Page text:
Chronic Lyme disease brings an array of symptoms such as headache, fever, chronic pain and fatigue; U.S. National Library of Medicine National Institutes of Health (NIH) sponsored studies in 2006 that revealed that patient’s quality of life was equivalent to those with congestive heart failure. “People like control and things to categorize neatly into boxes,” Mrs. Colton said. “Chronic illness is not something you can just put neatly in a box.”

Like many chronic diseases, symptoms of chronic Lyme disease, may come and go, often leaving loved ones at a loss for what to do.

“Even your own family can struggle with not understanding that; they want you to be able to go somewhere, do something, and sometimes you’re just not physically able,” Mrs. Colton said. “I think the erratic nature of it – the highs and lows, the being able to be there sometimes and sometimes not – is something that, because human beings like definition and control, they have a problem with it.”


For those with chronic illness, the diagnosis can feel like a life sentence. And for those on the outside, it is hard to grasp the “chronic” in “chronic illness.”

While I was in the hospital, visibly ill, people would send me lots of “get well” cards. They’d have encouraging words or pictures of flowers or cute animals that would make me smile, but seeing the words “get well soon” was painful. I appreciated the sentiment and knew each card came from a place of love, but seeing those words in writing would just re-emphasize the chronic part of my diagnosis. I wasn’t going to get well soon. I wasn’t ever going to get well. My life was forever changed. Thankfully, I currently am able to treat many of the symptoms my chronic illnesses bring by getting IV infusions three times a week as well as other forms of treatment, but I am not able to be cured of these diseases.

There were outpourings of sympathy when I was first paralyzed, but as my illness receded into invisibility, people also started to back away. I don’t think it’s because they didn’t care, but because they didn’t know what to do. When you see someone in a wheelchair, you know you can help by clearing a path for them, but when you see someone who looks deceivingly healthy, it’s difficult to know how to respond. The world doesn’t offer a lot of guidance on how to handle chronic, invisible illnesses.

“I think the biggest issue is that movies, books and TV will show that people will send you flowers and support you and come to see you and write to you and all of those things,” Mrs. Colton said. “It’s in fact the opposite. Most people ignore you, don’t come to see you. It’s profoundly lonely and isolating. I think that’s an injustice that the entertainment industry does to people because it sets up that expectation of, ‘Someone’s going to care,’ and quite honestly if you have one or two friends or even just one friend that sticks by you, you’re really lucky.”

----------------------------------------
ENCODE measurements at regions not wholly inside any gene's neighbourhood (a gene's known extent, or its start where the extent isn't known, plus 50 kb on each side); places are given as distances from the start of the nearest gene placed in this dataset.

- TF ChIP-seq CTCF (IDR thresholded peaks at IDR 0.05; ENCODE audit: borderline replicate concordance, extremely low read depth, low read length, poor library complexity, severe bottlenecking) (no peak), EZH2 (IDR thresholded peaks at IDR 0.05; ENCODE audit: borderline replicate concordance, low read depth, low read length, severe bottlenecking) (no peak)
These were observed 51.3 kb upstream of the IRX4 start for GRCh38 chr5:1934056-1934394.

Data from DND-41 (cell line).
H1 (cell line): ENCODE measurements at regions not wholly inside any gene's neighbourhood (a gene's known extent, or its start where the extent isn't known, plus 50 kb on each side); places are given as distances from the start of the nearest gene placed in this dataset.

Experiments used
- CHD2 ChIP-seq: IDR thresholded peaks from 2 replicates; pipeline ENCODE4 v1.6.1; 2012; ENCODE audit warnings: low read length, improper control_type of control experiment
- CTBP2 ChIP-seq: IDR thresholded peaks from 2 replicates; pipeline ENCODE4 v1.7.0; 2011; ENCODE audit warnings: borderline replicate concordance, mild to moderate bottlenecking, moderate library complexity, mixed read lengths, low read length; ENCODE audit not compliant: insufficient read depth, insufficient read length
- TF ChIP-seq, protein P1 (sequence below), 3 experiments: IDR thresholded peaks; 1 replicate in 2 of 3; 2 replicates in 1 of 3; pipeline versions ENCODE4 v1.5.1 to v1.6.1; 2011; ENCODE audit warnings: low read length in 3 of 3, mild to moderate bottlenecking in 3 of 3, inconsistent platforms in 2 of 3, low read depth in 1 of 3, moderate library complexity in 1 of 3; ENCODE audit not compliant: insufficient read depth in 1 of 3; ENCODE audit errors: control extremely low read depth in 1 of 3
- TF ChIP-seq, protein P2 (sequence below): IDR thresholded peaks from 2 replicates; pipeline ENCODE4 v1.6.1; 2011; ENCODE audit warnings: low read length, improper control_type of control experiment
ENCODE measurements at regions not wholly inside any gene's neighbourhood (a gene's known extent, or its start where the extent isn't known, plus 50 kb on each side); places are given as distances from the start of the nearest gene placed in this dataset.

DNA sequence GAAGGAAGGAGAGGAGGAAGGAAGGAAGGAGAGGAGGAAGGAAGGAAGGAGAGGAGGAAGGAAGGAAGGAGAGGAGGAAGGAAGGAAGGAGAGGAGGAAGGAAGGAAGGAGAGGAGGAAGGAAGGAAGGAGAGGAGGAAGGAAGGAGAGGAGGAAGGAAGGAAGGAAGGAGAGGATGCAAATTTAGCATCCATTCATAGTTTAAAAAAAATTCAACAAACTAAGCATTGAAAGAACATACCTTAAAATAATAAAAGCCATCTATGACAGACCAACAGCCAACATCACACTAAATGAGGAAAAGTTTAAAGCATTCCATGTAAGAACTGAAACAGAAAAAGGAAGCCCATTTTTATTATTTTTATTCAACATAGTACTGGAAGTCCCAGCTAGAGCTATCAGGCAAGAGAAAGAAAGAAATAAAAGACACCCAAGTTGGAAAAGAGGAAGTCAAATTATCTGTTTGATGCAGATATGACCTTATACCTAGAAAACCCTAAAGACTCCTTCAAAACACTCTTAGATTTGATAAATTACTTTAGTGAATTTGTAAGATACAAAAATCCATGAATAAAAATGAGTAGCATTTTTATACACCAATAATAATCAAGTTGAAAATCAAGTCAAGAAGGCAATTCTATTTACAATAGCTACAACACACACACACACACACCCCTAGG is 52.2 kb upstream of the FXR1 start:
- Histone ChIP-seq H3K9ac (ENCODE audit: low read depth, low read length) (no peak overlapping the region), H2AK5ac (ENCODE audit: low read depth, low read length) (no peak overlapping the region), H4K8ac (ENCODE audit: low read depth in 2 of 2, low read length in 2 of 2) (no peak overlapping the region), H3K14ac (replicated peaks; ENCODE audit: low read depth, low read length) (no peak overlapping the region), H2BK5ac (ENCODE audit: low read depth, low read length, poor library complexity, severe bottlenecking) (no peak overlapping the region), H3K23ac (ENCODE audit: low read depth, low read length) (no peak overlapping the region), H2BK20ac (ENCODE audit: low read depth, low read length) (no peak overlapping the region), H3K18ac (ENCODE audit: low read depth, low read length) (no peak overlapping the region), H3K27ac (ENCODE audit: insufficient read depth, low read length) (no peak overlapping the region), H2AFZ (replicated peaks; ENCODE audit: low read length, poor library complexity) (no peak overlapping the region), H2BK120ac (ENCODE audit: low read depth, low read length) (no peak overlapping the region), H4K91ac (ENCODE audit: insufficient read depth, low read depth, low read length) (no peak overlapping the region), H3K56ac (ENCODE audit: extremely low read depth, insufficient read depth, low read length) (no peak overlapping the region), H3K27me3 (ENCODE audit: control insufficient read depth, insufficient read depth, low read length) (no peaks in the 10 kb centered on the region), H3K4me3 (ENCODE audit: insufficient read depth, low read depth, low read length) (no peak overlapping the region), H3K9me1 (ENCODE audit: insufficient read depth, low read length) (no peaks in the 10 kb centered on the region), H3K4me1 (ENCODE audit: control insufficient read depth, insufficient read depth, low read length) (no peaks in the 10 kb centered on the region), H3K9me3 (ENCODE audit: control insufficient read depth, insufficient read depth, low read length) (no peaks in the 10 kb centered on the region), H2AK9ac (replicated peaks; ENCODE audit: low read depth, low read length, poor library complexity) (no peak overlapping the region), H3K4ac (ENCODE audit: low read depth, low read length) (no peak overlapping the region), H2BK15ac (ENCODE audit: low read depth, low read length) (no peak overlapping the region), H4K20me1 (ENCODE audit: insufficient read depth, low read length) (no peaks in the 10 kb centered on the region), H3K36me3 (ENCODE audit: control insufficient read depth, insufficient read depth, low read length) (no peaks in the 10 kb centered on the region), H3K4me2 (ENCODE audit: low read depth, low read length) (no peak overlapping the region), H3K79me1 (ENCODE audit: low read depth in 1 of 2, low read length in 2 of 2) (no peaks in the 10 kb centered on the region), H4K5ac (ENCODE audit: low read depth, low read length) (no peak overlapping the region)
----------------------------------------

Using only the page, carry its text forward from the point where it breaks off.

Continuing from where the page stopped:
Most people with chronic illness are incredibly tough and survivors. So if you see someone with a chronic illness, you should see them in terms of their strength and not in terms of weakness.”

— Mrs. Colton

Chronic illness does not only affect the physical body but also can take a toll emotionally. A study done by the NIH in 2018 revealed the negative impact that a patient’s chronic disease had on quality of their social life.

“I’ve had a lot of friends that have bailed,” Mrs. Brown said. “At the time, it kind of felt that they didn’t believe me or they didn’t care, but I think it’s really just that in their minds they think that it’s all that we talk about. I think that they just didn’t understand and can’t understand that it is my life.”

Tiesman agreed that relationships can be a challenge when you suffer from a chronic illness.

“Definitely that a lot of people with chronic illness need support and for you to validate what they are feeling,” Tiesman said. “I feel like not a lot of people do that or you have a friend and someone gets a chronic illness and they basically up and abandon you. You just really need a lot of support or just for somebody to be there for you even if you don’t fully understand. Also, it is always okay to ask questions. It’s better to ask questions if you don’t understand than just assume things.”

Not only do friends not always understand, but doctors don’t always understand either.

“Because common things are common and uncommon things are uncommon [it takes longer to diagnose],” Dr. A. Earl Weeks, a medical oncologist and hematologist at West Cancer Center, said. “Usually it’s easy to find bad things. Subtle things don’t usually present with as many definable issues. You just don’t think about them as much.”